After three months, I miscarried the baby.  Later that same year, I attempted to take my own life.  Someone ended up bringing me to the hospital where I was finally treated for my depression.  I was suffering because it was horrible that the people who knew about my situation said that my miscarriage was a good thing.  They told me: "At least, you won't see the baby's face."

In the bottom of my heart, I had felt that baby was mine, despite knowing about his or her conception.  While I was pregnant, I had thought about what I would say to people if they asked me who was the child I had with me.  I thought about what I would say to my child if he or she had asked me about the origin of their horrible father, because I cared about my child.

The years passed by, I met a man who I fell in love with, and in 2014, I became pregnant with my second child.  But seven months into the pregnancy, my baby's heart stopped beating.  When I got to the hospital, the doctor told my mother about my first child, and, on top of that, the medical staff treated me rudely because they thought I had been negligent in order to miscarry at seven months.

I felt completely isolated as I gave birth because the medical staff wouldn't let anyone else into the room, and they immediately took my son away as if his life didn't mean anything.  I was left alone as I experienced a let down of colostrum -- the initial breast milk meant for the baby.  Eventually, I was able to see my son, Gabriel, under horrific circumstances -- inside a jar.  

I was deeply scarred, so hurt and unable to cope, that I was fired from my job. And then God began to work on the conversion of my heart, having experienced so much tragedy.

Having been raped at 15, becoming pregnant from such a horrible act, and then spontaneously losing that child -- my child, I felt abandoned by God despite knowing that He, in some form, had protected me when I attempted to take my life.

After I was raped, I had felt so worthless and ended up devaluing myself by allowing myself to be exploited, being prostituted.  I didn't care what happened to me anymore.  My body experienced a tremendous amount of chaos and there were no resources in my home to cope.

I dressed in black and got a tattoo of an enormous dragon on my back because I wanted to document my pain, my anger.  I had just seen the movie Millennium, and I could very much relate to feeling like I was in a strange paradox.  I didn't know how to express my feelings outwardly, so I got the dragon tattooed on my back as a statement.

When my son Gabriel died, I asked God, "Why do you let these types of things happen?" One day, I knelt down and told God, "Give me a reason to understand all this because I need a reason to stay in this world."

One day, a mom came up to me and asked for my help.  Given her situation, her need for assistance, and my opportunity to help her, I suddenly realized that everything -- absolutely everything -- has a purpose.  That's when I finally handed God my pain.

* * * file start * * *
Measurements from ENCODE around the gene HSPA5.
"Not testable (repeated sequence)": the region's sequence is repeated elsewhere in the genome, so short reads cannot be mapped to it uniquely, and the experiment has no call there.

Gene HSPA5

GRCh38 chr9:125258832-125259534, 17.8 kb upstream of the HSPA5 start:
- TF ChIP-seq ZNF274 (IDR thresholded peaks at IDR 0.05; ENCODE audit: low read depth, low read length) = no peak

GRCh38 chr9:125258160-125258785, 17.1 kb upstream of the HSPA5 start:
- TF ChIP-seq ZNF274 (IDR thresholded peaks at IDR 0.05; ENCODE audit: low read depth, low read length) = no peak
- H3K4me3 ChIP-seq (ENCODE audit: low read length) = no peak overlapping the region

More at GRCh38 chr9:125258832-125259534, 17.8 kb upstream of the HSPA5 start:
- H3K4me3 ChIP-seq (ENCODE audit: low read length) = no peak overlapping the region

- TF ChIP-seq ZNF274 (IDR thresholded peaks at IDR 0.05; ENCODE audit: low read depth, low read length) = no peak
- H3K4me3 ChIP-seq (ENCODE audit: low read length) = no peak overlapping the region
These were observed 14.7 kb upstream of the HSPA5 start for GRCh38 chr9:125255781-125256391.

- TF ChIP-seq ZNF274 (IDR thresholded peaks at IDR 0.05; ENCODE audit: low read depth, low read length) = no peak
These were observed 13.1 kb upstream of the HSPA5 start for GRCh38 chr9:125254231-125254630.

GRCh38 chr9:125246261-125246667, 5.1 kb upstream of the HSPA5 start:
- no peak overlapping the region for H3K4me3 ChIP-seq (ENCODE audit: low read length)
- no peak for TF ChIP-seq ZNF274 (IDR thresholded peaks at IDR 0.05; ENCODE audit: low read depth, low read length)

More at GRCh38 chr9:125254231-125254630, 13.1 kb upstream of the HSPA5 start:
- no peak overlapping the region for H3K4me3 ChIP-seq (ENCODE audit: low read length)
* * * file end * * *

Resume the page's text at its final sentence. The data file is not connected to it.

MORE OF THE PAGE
I started going to church and reading the Bible.  A group of Christian students helped me a lot.  I knew there were a lot of people who had suffered the way I had, and I didn't want them to feel worthless.  I left behind my black clothes and the meaning behind my tattooed dragon.  I told God, "You can't give me back my children, my virginity or the youth that I lost, but you can tell me how to help others."

I started by forgiving.  I forgave myself for despising myself.  After that, I did the difficult task of forgiving all the people who had hurt me:  the doctors, the nurses, and my rapist.  However, with forgiveness, I reached peace.

Today, I use that pain which is nostalgic, to fuel my passion to help others.  If I'm standing up today, it is thanks to God's mercy.  I learned that even the saddest things in this world have a purpose.  God is capable of taking your biggest hurt, your broken heart and returning to you the will to live.  He rewards you for every trial He allows you to go through.

Presently, I'm single and fighting for the lives of the unborn in memory of my children, in memory of my own pain, because what we need the most is support to keep going forward without having to kill anybody.



BIO: Diana Valeria Contreras is is the president of Foundacion Angel de Luz
(Angel of Life Foundation), an association which supports and defends the identities and lives of unborn children who have died.  She is also a pro-life blogger for Save The 1, with her story having been originally written in Spanish for our blog Salvar El 1, and translated by our Spanish-speaking editors.
Friday, February 3, 2017

Though Conceived in Adultery, I Am Not an Accident, by Lori Sealy

I’m adopted and several years ago I was privileged to learn some of my back story from my birthmom.  I came crashing onto the scene under less than stellar circumstances.  My biological mom was a musician who ended up in an adulterous affair with a married man – a married man who had 6 children.

They had no plans for her to get pregnant – but she got pregnant, and they got scared!  They felt the best decision for everyone was to have an abortion.  To them, terminating a pregnancy seemed better than terminating a marriage, and stopping the heart of an unknown, unborn child seemed better than breaking the hearts of 6 well known, well-loved children.

Together, they drove to an abortion clinic.  They walked in, signed the register, sat down, and waited . . . and waited . . . and waited.  They waited for almost an hour  -- but nothing happened.

You see, a clerical error caused my birthmom’s name to be skipped, while another’s name was called, and someone else’s life was ended.